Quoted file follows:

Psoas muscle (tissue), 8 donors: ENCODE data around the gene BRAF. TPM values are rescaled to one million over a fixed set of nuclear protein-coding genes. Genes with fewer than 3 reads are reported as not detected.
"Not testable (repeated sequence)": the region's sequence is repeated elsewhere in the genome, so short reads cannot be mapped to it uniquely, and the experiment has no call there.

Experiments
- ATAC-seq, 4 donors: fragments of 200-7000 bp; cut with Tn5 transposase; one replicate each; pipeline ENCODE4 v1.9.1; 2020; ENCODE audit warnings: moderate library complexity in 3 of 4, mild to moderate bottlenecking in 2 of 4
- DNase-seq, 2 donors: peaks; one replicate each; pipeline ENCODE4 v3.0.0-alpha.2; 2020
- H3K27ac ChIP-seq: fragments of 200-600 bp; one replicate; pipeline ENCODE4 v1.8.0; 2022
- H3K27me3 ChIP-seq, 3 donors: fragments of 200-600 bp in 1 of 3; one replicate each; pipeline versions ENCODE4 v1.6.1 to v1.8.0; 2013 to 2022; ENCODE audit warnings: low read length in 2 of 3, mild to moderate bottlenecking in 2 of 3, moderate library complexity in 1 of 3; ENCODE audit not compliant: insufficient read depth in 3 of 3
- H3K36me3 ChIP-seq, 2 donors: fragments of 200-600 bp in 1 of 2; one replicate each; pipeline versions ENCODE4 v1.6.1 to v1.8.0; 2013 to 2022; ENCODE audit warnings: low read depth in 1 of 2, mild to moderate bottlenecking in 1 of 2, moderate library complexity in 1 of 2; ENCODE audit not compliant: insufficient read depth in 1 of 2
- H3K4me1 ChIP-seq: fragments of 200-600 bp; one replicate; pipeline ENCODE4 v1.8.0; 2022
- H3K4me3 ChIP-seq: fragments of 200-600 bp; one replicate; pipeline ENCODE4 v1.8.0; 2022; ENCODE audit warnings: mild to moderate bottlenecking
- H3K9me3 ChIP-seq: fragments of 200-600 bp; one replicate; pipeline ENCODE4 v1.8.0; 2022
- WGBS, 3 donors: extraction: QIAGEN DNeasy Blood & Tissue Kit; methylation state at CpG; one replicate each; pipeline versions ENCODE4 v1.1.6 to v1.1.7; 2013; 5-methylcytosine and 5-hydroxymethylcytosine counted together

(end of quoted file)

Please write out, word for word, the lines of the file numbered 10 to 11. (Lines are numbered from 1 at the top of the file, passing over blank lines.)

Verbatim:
- H3K4me3 ChIP-seq: fragments of 200-600 bp; one replicate; pipeline ENCODE4 v1.8.0; 2022; ENCODE audit warnings: mild to moderate bottlenecking
- H3K9me3 ChIP-seq: fragments of 200-600 bp; one replicate; pipeline ENCODE4 v1.8.0; 2022